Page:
Allen Mendler

Allen N. Mendler, PhD, has worked with children of all ages in general and special education settings. An experienced educator and school psychologist, he has consulted for schools and day and residential centers.
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Meeting the Challenge of Motivating Difficult Students

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Increasing student motivation and dealing with behavior problems has been at or near the top of classroom concerns expressed by educators throughout my 40-plus-year career. As children slowly return to in-person learning, the problem is likely to become more apparent than ever from the effects of the pandemic, but in order to reach successful outcomes we must first examine why some students act like they don’t care. Enthusiasm to explore and learn is palpable through kindergarten and the early school grades, yet little by little the excitement wanes until more than half of all students in grades 5-12 are reportedly either not engaged or actively disengaged in school (Gallup, 2016). An Education Week survey found that only 40 percent of participating teachers and administrators thought that most of their students were highly motivated. The percentage was far less among educators in high-poverty schools (Collier, 2015).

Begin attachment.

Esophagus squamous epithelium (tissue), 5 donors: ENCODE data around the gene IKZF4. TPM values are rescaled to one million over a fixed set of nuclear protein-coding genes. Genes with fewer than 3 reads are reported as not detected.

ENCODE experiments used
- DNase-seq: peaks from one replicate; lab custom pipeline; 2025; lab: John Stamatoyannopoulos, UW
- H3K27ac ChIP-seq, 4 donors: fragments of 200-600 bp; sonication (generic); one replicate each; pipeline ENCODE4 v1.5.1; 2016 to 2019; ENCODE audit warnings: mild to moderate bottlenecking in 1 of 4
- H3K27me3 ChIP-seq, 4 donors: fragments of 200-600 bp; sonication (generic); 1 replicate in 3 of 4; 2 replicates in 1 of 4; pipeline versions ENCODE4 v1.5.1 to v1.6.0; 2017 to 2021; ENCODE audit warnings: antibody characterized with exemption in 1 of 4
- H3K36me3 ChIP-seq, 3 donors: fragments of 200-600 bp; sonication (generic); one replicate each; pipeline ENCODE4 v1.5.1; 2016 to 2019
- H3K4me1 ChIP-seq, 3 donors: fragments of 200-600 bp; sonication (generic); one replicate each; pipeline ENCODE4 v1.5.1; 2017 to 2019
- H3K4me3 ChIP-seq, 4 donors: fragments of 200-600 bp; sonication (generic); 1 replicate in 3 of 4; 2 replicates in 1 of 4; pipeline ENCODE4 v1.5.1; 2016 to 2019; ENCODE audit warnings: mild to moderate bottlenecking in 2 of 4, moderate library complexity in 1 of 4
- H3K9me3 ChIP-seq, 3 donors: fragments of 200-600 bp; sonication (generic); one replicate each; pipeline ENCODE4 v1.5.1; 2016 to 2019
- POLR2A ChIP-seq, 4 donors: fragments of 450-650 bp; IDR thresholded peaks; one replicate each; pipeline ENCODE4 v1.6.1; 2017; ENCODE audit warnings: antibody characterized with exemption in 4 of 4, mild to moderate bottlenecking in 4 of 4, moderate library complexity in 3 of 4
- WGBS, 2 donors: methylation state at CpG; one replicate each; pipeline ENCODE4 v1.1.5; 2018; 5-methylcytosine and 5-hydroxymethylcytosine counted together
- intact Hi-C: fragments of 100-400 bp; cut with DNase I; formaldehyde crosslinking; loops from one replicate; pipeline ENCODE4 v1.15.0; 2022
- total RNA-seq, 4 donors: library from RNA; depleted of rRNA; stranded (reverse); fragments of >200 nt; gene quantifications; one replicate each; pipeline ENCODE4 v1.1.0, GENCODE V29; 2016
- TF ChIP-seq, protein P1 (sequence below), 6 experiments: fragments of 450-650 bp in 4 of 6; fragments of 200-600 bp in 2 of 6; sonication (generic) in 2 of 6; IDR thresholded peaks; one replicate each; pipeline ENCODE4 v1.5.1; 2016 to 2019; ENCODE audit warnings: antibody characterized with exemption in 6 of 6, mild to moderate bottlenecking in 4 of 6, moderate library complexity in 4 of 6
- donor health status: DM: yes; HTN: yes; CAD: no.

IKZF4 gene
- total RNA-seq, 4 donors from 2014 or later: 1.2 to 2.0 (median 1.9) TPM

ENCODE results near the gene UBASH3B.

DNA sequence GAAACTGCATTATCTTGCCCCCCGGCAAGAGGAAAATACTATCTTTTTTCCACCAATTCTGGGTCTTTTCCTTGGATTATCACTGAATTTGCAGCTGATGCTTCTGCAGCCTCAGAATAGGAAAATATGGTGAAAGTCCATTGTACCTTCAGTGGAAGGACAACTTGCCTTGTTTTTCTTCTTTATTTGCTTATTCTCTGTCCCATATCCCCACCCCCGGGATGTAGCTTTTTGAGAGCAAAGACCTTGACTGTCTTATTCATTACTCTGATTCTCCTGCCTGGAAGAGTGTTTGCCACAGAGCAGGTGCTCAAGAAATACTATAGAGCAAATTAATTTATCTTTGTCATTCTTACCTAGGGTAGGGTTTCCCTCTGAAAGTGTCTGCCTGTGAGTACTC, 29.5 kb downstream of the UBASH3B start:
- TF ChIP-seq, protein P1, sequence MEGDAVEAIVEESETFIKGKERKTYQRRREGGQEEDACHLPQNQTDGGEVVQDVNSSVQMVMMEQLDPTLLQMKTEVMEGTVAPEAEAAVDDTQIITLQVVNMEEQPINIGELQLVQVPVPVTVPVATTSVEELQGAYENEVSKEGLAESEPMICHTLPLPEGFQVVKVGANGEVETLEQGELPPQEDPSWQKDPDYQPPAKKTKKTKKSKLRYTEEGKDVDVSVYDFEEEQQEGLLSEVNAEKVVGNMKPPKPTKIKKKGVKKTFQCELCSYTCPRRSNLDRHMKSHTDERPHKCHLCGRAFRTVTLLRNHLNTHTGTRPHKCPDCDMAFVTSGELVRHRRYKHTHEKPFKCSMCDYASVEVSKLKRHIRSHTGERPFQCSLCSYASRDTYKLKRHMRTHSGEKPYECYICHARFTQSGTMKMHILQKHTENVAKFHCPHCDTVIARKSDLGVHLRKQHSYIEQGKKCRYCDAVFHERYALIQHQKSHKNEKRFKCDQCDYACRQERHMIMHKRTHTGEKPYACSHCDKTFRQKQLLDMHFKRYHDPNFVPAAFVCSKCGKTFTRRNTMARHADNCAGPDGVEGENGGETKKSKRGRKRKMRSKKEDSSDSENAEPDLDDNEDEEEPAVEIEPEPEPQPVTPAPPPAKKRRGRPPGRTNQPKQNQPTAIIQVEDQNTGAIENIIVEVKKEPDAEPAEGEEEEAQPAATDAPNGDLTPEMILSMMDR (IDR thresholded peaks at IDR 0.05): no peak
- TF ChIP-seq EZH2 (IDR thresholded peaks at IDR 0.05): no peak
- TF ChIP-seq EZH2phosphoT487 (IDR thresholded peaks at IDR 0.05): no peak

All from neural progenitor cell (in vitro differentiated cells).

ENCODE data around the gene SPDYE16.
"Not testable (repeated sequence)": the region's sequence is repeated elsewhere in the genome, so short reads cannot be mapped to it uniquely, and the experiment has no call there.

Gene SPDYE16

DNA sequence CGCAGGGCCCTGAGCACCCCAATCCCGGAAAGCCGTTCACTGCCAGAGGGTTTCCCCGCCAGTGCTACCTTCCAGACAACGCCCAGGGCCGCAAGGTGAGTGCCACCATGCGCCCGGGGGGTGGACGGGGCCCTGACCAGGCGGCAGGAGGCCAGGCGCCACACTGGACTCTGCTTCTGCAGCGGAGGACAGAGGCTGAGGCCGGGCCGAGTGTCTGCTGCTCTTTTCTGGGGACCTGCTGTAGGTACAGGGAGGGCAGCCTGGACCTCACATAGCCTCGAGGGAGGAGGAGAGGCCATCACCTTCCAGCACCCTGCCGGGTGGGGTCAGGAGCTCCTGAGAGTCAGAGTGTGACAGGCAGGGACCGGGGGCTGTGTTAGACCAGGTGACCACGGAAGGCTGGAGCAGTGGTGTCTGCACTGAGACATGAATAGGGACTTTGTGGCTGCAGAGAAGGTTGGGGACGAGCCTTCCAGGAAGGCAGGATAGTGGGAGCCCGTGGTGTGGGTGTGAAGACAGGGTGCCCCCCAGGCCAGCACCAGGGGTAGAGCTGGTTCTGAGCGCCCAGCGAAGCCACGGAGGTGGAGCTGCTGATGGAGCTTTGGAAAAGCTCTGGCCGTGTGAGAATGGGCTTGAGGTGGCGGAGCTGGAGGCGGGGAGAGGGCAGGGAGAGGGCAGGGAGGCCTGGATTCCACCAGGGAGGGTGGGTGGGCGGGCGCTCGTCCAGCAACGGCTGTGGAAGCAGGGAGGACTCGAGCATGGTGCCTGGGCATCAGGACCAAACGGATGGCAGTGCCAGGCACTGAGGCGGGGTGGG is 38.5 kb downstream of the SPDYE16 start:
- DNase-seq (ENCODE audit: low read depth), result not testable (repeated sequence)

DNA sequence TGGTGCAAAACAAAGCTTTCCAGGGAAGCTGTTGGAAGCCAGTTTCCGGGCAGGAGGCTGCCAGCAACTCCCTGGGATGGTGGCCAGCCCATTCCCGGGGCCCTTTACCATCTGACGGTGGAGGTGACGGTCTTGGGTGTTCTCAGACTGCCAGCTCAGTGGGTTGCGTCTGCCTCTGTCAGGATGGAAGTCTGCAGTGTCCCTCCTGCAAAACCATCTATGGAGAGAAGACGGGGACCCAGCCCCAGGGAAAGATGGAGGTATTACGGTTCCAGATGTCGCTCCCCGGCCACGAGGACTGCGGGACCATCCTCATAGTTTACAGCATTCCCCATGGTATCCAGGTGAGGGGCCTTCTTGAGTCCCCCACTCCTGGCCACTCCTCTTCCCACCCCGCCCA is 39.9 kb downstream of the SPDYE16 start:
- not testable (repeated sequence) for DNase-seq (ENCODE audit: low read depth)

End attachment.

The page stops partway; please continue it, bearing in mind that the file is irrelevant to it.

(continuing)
What happens to change the eager kindergartner into a cynical and disengaged teen? Is this downward spiral inevitable? Since it is natural for humans to want to learn and explore—and if school is a place that facilitates learning and exploration—why do many students develop a negative attitude during their school careers, with some getting so disillusioned that they seem not to care at all? Read more